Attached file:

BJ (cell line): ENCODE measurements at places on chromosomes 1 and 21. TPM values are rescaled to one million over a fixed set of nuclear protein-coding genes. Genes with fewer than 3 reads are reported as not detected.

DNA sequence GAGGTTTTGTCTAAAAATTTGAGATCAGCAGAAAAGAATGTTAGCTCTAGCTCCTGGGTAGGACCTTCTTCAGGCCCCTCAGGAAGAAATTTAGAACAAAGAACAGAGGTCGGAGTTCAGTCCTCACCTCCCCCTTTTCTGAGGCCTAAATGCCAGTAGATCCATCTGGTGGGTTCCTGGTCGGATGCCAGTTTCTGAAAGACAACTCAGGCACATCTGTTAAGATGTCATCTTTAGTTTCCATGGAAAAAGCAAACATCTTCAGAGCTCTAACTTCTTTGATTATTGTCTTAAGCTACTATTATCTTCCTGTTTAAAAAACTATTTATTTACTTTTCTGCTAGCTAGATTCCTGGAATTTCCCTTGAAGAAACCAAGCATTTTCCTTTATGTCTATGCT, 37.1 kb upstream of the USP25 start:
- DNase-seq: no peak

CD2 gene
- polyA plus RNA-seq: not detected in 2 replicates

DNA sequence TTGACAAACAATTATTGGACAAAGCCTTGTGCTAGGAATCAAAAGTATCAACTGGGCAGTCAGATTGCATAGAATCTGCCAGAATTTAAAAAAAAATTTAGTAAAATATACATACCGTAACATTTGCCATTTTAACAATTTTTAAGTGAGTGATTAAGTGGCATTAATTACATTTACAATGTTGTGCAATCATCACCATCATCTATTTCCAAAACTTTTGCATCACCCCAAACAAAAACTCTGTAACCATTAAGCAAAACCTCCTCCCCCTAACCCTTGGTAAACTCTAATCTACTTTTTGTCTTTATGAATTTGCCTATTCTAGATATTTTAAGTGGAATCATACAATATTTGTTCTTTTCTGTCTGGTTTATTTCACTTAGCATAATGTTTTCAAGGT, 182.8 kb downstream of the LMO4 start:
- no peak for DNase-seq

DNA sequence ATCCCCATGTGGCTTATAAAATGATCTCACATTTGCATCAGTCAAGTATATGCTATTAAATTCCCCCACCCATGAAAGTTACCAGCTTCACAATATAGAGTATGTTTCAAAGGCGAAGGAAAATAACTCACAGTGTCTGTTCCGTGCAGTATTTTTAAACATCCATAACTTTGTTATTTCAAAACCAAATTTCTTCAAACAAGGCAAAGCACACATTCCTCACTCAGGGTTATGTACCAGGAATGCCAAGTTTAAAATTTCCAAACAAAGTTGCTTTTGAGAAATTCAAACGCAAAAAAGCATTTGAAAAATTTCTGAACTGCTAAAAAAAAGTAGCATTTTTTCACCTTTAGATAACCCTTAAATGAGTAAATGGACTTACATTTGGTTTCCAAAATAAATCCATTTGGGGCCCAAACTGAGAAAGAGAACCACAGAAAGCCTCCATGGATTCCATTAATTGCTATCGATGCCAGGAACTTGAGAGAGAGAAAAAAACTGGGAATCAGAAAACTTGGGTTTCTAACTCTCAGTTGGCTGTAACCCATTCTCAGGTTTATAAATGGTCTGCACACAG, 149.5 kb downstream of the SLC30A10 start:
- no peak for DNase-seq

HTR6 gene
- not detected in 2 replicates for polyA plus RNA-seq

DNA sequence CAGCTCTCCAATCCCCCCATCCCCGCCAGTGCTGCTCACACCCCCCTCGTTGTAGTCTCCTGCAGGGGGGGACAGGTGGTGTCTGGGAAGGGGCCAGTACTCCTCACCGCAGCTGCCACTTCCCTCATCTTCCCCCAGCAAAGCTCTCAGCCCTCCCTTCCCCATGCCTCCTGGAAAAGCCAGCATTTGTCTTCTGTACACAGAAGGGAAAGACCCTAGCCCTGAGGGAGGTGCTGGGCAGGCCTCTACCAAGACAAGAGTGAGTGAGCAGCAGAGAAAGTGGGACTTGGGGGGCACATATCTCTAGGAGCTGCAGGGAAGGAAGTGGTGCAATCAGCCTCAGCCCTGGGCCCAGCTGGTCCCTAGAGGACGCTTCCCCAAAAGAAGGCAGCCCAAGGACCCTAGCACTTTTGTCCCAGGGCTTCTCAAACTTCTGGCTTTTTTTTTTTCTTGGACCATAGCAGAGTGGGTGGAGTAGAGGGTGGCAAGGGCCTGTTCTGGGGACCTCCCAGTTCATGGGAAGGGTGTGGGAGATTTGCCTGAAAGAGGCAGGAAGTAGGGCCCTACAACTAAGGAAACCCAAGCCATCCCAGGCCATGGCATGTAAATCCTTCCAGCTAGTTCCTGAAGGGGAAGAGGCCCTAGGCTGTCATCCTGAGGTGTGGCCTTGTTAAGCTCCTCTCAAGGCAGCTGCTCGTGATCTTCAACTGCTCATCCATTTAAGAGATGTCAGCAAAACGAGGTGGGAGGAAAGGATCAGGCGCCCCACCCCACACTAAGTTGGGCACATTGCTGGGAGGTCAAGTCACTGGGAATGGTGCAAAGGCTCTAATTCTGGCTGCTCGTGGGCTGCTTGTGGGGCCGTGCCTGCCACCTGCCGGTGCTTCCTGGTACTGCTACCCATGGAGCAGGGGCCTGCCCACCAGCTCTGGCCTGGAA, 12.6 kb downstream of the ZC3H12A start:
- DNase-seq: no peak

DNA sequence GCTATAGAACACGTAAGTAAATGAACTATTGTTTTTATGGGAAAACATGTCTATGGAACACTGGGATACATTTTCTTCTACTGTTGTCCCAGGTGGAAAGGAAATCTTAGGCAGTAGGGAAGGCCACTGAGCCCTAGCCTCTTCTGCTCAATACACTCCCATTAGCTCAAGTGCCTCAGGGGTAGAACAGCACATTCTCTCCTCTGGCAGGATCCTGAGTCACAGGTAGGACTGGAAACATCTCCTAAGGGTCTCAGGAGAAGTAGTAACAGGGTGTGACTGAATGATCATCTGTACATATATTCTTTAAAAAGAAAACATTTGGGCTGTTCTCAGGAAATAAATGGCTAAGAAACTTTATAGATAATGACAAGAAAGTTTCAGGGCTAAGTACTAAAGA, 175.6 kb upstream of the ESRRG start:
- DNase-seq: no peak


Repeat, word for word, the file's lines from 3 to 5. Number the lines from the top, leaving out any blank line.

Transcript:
- DNase-seq: no peak

CD2 gene
- polyA plus RNA-seq: not detected in 2 replicates